Send to

Choose Destination
Emerg Med J. 2011 Aug;28(8):676-8. doi: 10.1136/emj.2010.095729. Epub 2010 Aug 22.

Bedside ultrasonography for the detection of small bowel obstruction in the emergency department.

Author information

Department of Emergency Medicine, David Geffen School of Medicine at UCLA, Olive View Medical Center and UCLA Medical Center, 1000 W. Carson Street, D-9A, Torrance, California 90509, USA.



Plain film radiography (x-ray) is often the initial study in patients with suspected small bowel obstruction (SBO) to expedite patient care.


To compare bedside ultrasonography (US) and x-ray for the detection of SBO.


This was a prospective study using a convenience sample of patients presenting to the emergency department (ED) with abdominal pain, vomiting, or other symptoms suggestive of a SBO. Patients were evaluated with US prior to x-ray and CT. US was performed by emergency physicians (EPs) who completed a 10 min training module and five prior US exams for SBO. The criterion standard for the diagnosis of SBO was the results of CT read by board-certified radiologists.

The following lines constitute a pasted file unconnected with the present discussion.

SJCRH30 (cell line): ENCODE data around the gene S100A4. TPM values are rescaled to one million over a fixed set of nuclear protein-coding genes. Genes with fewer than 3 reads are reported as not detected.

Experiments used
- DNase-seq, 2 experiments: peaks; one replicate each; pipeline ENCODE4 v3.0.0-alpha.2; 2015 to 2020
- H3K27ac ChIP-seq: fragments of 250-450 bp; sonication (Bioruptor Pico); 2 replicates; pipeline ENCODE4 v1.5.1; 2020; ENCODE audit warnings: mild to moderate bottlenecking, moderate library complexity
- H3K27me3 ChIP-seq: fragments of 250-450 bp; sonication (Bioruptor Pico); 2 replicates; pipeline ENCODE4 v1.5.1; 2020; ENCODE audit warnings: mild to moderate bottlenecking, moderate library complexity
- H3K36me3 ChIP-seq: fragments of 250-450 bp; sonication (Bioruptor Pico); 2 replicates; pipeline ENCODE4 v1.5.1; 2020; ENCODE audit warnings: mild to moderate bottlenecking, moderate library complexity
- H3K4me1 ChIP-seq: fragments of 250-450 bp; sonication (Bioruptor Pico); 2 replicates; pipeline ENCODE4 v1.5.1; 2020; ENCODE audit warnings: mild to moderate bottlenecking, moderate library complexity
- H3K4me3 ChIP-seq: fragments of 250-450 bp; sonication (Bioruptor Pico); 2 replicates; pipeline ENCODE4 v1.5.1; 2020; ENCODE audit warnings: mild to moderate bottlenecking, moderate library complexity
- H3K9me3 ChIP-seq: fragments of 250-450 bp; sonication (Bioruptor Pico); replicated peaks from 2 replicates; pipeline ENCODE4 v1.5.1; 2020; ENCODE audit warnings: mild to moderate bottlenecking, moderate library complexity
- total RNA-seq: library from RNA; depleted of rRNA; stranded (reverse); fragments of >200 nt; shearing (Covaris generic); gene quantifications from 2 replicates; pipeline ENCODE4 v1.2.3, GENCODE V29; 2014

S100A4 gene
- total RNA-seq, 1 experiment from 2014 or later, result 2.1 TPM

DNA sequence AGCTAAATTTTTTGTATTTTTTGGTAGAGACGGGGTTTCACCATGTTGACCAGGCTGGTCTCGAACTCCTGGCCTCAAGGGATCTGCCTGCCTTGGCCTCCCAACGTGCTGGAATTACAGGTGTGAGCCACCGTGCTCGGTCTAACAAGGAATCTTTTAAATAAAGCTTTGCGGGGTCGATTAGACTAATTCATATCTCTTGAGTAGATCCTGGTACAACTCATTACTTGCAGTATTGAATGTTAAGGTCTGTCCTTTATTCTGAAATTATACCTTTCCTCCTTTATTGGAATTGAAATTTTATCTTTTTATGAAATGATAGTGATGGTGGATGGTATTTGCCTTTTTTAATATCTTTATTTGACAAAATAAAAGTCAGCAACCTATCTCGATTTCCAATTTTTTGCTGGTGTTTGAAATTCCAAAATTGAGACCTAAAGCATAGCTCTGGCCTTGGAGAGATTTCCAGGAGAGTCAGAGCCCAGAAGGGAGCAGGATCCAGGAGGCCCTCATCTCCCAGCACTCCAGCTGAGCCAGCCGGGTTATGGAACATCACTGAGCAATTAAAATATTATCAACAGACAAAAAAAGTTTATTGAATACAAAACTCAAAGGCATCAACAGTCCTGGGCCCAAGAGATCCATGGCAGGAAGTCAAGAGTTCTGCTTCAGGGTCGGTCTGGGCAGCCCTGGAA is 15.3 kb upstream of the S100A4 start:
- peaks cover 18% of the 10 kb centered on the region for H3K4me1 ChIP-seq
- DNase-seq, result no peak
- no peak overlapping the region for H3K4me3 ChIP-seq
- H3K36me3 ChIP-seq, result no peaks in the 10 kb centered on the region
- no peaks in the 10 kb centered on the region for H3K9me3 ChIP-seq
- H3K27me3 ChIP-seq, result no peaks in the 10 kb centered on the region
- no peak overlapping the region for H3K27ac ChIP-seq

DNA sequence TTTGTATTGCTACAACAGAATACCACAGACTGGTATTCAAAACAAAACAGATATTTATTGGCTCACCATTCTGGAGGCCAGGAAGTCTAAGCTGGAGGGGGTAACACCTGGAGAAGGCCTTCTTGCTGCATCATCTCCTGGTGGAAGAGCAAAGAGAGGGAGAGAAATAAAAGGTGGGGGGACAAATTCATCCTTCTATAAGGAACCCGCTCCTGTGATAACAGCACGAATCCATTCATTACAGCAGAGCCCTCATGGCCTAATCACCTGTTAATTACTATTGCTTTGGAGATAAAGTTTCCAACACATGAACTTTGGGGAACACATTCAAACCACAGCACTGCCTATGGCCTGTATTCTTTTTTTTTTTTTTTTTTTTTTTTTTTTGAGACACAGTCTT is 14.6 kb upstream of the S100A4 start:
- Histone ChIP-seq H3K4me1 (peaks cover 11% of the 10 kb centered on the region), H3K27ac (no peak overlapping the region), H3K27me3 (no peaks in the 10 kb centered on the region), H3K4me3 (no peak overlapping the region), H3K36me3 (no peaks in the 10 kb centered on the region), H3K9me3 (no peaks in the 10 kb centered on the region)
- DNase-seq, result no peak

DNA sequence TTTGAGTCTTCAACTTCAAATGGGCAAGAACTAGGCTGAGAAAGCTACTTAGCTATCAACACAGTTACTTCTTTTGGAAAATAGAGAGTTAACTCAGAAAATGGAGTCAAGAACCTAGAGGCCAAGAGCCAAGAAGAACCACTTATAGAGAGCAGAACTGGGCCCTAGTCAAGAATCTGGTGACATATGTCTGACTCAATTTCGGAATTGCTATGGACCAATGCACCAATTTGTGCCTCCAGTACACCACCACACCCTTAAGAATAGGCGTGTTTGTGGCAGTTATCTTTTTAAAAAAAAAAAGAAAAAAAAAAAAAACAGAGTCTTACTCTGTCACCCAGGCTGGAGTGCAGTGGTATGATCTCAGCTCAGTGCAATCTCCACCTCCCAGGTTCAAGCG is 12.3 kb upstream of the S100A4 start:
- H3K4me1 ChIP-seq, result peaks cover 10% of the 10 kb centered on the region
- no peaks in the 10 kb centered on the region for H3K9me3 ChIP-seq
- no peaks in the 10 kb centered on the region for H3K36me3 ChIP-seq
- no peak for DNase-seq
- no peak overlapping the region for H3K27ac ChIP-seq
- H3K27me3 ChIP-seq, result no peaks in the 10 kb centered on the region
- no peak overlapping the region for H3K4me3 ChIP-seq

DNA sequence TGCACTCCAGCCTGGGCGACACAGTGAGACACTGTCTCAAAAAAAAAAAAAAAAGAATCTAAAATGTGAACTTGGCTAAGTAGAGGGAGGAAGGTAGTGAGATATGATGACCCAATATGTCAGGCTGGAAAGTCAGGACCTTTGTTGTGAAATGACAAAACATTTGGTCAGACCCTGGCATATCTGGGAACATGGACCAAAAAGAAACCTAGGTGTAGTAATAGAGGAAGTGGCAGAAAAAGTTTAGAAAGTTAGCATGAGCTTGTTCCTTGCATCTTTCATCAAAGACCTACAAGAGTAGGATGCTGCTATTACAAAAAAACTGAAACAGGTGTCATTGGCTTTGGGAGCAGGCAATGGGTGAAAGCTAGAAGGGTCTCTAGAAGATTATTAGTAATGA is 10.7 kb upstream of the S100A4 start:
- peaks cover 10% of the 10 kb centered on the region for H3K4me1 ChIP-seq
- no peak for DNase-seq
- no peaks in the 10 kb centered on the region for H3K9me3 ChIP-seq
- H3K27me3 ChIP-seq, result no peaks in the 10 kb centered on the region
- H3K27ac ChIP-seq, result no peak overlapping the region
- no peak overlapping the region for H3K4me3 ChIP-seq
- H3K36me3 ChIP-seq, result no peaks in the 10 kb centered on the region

In all, 76 patients were enrolled and evaluated with US for SBO. A total of 33 (43%) were diagnosed as having SBO. Dilated bowel on US had a sensitivity of 91% (95% CI 75 to 98%) and specificity of 84% (95% CI 69 to 93%) for SBO, compared to 27% (95% CI 14 to 46%) and 98% (95% CI 86 to 100%) for decreased bowel peristalsis on US. X-ray had a sensitivity of 46.2% (95% CI 20.4 to 73.9%) and specificity of 66.7% (95% CI 48.9 to 80.9%) for SBO when diagnostic, but was non-diagnostic 36% of the time.


EP-performed US compares favourably to x-ray in the diagnosis of SBO.

[Indexed for MEDLINE]

Supplemental Content

Full text links

Icon for HighWire
Loading ...
Support Center